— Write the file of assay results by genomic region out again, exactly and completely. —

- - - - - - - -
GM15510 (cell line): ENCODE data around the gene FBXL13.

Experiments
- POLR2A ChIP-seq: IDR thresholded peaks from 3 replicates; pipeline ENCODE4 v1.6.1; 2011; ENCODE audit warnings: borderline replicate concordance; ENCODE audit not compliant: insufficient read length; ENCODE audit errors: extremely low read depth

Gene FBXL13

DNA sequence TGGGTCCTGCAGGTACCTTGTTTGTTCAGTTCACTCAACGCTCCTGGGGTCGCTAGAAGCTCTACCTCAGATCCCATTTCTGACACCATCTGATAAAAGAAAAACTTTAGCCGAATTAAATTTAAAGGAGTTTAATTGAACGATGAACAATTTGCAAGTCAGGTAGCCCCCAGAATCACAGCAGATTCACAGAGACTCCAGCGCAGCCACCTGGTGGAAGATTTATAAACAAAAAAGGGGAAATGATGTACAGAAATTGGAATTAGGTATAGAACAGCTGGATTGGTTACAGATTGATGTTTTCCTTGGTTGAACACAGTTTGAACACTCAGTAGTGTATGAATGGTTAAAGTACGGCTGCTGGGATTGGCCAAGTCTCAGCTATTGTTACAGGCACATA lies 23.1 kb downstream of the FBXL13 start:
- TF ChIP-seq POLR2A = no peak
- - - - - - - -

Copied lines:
GM15510 (cell line): ENCODE data around the gene FBXL13.

Experiments
- POLR2A ChIP-seq: IDR thresholded peaks from 3 replicates; pipeline ENCODE4 v1.6.1; 2011; ENCODE audit warnings: borderline replicate concordance; ENCODE audit not compliant: insufficient read length; ENCODE audit errors: extremely low read depth

Gene FBXL13

DNA sequence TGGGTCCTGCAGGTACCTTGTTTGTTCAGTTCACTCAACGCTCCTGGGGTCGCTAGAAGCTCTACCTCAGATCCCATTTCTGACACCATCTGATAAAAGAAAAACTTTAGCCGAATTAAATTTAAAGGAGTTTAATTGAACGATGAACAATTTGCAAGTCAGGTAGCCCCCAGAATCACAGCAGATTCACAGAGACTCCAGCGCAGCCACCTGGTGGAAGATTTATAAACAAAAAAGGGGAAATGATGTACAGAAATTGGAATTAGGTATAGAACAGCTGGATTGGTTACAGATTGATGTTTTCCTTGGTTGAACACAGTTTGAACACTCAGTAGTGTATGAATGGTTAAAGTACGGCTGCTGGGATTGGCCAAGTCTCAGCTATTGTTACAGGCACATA lies 23.1 kb downstream of the FBXL13 start:
- TF ChIP-seq POLR2A = no peak